The State of Kuwait has survived and prospered since its beginnings in the 1700's because of its skill in forging and maintaining alliances, both with other nations as well as within. Some of these bonds are geopolitical, while others connect Kuwait economically. Jeff Young reports on how recent events, including the 2003 U.S.-led invasion of Iraq, have impacted Kuwait's relationships both with its neighbors and within its own society.
Large countries can act essentially independent of other nations. Small countries, however, often must build alliances with larger nations to achieve their goals. The State of Kuwait, which occupies just under 2.2 million square kilometers at the northern end of the Persian Gulf, has survived because of its skill in forging and maintaining alliances, both with other nations as well as among diverse factions in its society. Recent events, including the 2003 U.S.-led invasion of Iraq, have impacted and even changed these relationships.
When Iraq invaded in August, 1990, Kuwait pleaded for help from the world community. The United States responded by assembling a multinational force which expelled the Iraqis in early 1991.
In the wake of the Gulf War, a mutually beneficial relationship between the United States and Kuwait was forged. The United States became a guarantor of Kuwait's security, while Washington gained a controlling position in the northern Gulf. In 2003, the United States wanted to use Kuwait to launch the Iraq war. The Director of the Kuwait Information Office in Washington, Tarek al-Mezrem, says his country was pleased to respond. “In 1991 we saw how America came and helped liberate Kuwait,” adding “It was a great opportunity again to work together liberating Iraq last year.”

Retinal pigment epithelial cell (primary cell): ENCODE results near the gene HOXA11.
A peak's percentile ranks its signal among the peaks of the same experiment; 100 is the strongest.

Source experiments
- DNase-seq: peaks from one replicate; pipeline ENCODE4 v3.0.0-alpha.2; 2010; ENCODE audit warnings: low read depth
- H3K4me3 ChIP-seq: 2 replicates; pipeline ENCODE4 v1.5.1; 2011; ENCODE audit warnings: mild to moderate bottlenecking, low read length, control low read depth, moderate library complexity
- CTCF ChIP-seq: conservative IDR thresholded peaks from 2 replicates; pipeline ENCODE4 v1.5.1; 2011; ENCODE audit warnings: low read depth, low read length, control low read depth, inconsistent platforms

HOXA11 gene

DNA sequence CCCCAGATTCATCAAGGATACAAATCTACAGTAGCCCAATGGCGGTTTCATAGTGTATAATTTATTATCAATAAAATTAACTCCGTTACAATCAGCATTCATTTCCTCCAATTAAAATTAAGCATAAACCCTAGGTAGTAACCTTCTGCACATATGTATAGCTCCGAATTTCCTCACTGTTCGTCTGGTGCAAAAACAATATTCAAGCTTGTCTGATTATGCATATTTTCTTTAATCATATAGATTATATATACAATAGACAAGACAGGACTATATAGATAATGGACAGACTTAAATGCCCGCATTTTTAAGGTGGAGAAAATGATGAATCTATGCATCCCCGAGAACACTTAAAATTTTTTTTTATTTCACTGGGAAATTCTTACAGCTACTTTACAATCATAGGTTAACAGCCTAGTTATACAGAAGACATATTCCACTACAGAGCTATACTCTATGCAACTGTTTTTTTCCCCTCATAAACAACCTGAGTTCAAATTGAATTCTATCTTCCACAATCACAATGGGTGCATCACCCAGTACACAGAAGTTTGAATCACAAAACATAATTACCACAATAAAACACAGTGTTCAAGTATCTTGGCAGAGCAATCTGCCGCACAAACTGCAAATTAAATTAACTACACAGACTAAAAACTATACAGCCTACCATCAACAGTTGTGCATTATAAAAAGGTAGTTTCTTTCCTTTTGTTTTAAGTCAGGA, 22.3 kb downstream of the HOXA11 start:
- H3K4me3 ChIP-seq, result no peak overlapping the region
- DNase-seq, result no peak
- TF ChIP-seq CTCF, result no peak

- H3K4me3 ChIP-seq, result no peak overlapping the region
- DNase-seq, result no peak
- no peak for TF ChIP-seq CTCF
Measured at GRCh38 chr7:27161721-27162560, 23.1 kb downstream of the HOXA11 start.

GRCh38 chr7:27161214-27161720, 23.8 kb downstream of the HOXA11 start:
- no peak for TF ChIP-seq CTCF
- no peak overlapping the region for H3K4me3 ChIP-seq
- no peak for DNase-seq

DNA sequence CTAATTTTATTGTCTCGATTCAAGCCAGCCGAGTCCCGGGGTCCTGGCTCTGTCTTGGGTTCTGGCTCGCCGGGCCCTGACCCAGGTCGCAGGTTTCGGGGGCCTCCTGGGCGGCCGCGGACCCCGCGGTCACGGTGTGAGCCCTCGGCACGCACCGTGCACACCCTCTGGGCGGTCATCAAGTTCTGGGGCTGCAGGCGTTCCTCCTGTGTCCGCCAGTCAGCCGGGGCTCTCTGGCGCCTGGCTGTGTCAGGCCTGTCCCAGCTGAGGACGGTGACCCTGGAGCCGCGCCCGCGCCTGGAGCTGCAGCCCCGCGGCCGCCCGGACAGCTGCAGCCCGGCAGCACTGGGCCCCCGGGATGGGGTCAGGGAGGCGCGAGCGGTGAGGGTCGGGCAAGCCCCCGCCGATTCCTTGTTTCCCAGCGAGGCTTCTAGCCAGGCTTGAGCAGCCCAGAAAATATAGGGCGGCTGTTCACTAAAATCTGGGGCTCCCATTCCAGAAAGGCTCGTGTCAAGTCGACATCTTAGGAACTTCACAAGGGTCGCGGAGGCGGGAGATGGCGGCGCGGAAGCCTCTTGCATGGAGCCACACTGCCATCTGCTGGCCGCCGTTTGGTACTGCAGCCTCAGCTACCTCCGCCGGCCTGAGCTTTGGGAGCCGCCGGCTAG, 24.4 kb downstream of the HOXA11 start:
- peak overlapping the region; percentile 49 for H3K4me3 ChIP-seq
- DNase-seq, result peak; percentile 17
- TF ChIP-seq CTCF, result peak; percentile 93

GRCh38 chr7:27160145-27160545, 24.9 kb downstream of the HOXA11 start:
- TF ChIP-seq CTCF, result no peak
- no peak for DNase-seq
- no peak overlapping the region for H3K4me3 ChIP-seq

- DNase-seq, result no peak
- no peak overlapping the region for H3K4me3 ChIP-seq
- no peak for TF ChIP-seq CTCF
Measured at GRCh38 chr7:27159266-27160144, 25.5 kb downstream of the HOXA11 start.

Kuwait's positive response came after Saudi Arabia, which had allowed extensive use of its military bases in the 1991 Gulf War, declined to do so again in 2003. But Kuwait's "yes" in the face of Riyadh's "no" raised few eyebrows.
While Riyadh has historically dominated Arabian Peninsula decision making, Patrick Clawson of the Washington Institute for Near East Policy says regional sympathy for Kuwait enabled it to chart a course independent of the Saudis. “A great many Arab countries understand that the Kuwaitis bear a deep grudge against Saddam Hussein,” he says. “So, it was understandable that Kuwait would actively cooperate with the United States.”
Kuwait's cooperation, however, had regional reverberations. Salameh Nematt, Washington bureau chief for the Arabic language al-Hayat newspaper, says when the United States built its operations in Kuwait for the 2003 Iraq war, it tilted the traditional Arabian power base. Mr. Nematt observes “There's no doubt that the fact that Kuwait played a major role in this war has made Saudi Arabia very worried that perhaps the U.S. reliance on smaller Gulf states and more or less a disengagement with Saudi Arabia could have political repercussions.”
Kuwait's support for the U.S.-led war had internal repercussions as well. Despite vivid memories of what Iraq did to Kuwaitis in 1990, Trinity University professor Mary Anne Tetrault says there was a degree of turmoil and division in Kuwait before the outbreak of hostilities. “There are Kuwaiti individuals who were very negative about the United States role. There were a number of shootings and a couple of killings before the invasion.” Ms. Tetrault also says there were those who felt quite differently. “By the same token, there were Kuwaitis who bent over backwards to extend their personal hospitality to the Americans who were in Kuwait.”
Kuwaiti society is made up of diverse groups that have learned over the years to cooperate with each other to achieve common goals. There is a very traditional sector, which includes the Bedouins and others organized along tribal lines. There are modernists externally similar to their counterparts in London and Los Angeles. The merchant class, despite an oil-dominated economy, makes significant contributions through capital generation and employment. There is also an Islamic fundamentalist element.